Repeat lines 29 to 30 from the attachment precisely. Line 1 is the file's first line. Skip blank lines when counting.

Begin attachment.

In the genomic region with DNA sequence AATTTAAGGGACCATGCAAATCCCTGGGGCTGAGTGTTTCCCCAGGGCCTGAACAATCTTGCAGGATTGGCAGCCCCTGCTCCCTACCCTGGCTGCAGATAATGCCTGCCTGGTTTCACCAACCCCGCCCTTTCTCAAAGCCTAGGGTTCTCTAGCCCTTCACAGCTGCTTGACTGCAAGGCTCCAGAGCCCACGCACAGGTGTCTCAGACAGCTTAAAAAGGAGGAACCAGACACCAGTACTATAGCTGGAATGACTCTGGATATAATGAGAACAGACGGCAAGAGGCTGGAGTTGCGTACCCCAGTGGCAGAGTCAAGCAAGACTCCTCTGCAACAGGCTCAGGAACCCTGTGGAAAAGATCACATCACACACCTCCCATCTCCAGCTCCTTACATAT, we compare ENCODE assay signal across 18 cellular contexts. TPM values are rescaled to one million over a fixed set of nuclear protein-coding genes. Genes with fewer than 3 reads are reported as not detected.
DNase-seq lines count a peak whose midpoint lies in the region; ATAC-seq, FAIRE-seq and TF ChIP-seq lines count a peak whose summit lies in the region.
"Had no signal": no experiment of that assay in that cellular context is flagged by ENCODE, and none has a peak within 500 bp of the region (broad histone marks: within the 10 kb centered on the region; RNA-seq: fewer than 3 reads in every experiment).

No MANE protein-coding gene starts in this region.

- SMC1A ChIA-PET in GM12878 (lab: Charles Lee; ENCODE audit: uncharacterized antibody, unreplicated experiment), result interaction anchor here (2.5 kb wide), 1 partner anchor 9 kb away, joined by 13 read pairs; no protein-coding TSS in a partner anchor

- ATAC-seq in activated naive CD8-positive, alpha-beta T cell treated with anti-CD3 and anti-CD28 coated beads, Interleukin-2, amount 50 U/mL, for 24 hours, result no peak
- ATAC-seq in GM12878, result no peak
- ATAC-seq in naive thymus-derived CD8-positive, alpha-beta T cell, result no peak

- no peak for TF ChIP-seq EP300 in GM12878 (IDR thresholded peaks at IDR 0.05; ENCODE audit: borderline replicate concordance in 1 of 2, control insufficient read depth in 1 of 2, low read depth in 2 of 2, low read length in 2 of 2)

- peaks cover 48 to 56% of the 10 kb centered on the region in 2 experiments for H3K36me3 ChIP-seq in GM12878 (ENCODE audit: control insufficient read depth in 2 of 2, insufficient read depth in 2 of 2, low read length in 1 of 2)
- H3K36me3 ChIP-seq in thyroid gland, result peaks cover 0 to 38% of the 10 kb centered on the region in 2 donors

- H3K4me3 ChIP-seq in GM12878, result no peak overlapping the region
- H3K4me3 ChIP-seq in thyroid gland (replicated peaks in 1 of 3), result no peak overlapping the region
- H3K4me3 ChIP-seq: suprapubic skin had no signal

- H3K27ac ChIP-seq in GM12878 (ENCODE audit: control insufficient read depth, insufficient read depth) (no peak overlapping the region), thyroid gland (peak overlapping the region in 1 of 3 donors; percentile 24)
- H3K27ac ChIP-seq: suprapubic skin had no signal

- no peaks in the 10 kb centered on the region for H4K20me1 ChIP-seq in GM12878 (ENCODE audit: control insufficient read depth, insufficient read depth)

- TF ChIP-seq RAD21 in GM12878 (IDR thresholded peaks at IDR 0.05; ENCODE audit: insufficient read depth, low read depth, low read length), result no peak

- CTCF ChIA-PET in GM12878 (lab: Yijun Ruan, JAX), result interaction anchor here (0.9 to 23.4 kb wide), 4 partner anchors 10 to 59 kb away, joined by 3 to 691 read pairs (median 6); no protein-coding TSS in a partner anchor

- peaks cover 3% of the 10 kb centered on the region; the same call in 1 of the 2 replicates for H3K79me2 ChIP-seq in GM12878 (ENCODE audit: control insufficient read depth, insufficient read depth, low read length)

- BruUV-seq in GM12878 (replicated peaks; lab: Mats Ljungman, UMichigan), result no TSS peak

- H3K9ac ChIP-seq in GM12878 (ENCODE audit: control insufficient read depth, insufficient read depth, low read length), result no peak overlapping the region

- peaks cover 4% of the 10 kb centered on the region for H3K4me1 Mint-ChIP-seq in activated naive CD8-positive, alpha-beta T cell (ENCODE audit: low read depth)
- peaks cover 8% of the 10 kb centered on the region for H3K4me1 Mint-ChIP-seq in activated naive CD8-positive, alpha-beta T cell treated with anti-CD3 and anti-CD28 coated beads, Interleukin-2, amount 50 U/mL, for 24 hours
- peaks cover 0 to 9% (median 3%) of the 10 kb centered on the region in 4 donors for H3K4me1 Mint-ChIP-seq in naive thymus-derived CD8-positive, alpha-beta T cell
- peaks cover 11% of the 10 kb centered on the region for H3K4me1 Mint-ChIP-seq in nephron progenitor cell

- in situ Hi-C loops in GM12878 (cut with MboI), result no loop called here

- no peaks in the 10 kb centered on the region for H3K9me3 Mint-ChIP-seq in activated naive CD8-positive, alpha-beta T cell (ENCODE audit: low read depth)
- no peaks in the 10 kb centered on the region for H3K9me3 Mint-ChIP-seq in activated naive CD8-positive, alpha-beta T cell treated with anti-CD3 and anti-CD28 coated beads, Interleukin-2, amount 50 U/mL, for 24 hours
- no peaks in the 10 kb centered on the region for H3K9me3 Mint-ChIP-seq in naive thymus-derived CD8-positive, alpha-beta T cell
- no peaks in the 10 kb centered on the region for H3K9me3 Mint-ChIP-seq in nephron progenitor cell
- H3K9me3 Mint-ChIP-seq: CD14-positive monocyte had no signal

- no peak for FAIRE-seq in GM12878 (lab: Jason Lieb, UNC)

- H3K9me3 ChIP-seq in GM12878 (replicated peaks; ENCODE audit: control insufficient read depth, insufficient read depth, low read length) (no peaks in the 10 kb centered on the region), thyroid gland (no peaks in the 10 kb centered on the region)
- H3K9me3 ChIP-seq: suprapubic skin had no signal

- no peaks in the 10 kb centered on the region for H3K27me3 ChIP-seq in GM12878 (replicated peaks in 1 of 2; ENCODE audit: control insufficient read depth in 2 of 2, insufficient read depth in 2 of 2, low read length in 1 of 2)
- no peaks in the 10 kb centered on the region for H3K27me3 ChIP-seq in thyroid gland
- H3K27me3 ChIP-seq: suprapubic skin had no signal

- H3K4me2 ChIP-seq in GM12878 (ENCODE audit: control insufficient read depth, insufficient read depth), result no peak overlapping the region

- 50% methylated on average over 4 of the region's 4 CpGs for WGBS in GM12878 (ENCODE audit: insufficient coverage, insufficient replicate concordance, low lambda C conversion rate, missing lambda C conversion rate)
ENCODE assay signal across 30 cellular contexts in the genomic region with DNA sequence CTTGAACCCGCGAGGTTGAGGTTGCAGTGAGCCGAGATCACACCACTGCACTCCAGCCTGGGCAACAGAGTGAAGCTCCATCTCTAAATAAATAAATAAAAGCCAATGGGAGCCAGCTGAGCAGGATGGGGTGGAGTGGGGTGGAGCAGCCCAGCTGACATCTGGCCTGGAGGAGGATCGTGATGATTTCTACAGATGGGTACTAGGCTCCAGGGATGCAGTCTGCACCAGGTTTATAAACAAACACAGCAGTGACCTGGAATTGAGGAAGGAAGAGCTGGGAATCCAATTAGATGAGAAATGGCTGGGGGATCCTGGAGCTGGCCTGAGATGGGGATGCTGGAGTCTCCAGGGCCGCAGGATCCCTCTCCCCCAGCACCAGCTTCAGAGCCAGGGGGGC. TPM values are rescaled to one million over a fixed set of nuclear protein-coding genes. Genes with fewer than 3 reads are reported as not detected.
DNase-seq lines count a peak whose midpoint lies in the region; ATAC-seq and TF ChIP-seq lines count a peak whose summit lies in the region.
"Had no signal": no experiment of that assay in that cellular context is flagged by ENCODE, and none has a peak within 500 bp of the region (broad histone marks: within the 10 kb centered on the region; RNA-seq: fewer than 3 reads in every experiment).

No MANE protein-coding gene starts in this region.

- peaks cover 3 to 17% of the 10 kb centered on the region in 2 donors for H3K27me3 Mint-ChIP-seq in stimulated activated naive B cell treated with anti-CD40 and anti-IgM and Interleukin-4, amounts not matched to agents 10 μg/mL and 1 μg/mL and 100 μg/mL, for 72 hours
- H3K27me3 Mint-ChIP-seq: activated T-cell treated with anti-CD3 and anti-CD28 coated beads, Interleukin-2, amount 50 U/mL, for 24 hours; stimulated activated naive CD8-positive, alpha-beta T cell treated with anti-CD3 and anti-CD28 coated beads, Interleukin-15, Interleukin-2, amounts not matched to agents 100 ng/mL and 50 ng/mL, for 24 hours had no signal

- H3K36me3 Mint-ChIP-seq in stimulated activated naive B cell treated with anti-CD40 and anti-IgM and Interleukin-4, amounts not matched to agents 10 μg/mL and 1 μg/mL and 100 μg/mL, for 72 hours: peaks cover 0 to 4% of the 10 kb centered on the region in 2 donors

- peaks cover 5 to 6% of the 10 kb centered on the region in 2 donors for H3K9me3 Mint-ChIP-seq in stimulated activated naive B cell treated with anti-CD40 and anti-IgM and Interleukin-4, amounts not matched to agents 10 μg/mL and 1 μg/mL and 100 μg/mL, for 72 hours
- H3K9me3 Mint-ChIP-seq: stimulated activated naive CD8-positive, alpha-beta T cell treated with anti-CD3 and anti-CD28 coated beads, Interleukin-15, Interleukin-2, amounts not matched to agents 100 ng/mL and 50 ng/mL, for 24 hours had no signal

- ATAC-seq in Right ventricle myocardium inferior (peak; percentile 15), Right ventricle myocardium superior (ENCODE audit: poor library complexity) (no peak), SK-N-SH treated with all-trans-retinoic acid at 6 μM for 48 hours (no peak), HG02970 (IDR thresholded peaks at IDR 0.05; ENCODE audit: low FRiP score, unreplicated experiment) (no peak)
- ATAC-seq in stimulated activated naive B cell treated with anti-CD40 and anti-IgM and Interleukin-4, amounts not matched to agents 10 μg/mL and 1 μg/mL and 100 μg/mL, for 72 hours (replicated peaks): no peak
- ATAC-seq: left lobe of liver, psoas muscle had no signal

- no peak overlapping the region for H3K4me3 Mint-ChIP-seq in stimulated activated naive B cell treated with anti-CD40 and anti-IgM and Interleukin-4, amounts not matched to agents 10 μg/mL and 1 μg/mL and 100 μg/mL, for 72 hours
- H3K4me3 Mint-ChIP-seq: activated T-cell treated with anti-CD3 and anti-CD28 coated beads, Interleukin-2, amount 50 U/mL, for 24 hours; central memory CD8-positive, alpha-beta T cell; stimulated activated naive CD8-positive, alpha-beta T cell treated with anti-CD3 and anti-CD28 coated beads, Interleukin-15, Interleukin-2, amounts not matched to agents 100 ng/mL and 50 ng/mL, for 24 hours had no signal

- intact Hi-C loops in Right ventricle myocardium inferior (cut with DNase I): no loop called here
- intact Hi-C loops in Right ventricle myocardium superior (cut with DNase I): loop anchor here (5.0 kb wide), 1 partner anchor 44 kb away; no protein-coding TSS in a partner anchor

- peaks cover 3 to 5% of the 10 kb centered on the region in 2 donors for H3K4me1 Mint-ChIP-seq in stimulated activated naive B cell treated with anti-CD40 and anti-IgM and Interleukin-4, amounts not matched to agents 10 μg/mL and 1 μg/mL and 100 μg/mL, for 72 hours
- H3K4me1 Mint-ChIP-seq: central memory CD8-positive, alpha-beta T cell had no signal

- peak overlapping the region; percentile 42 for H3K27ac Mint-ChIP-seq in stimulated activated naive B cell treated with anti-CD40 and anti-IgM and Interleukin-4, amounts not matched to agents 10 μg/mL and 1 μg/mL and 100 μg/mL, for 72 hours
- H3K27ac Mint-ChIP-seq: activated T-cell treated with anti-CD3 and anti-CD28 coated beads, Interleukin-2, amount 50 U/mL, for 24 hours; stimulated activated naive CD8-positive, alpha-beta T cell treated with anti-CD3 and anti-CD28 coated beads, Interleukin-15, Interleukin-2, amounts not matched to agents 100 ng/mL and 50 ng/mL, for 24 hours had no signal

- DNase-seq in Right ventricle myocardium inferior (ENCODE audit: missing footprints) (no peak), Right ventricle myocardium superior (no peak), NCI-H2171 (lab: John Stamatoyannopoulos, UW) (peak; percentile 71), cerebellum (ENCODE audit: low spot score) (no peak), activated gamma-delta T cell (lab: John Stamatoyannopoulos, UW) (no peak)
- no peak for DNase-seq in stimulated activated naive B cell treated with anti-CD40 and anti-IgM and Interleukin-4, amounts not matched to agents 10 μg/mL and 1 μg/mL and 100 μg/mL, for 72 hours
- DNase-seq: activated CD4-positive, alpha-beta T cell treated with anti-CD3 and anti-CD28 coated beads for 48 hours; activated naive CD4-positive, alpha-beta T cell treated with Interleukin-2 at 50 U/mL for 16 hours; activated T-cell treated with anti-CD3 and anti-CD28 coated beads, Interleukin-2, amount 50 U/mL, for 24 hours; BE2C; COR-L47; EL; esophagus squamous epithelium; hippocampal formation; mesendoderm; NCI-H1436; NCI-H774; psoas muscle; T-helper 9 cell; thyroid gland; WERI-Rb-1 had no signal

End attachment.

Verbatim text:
- no peaks in the 10 kb centered on the region for H3K9me3 Mint-ChIP-seq in activated naive CD8-positive, alpha-beta T cell treated with anti-CD3 and anti-CD28 coated beads, Interleukin-2, amount 50 U/mL, for 24 hours
- no peaks in the 10 kb centered on the region for H3K9me3 Mint-ChIP-seq in naive thymus-derived CD8-positive, alpha-beta T cell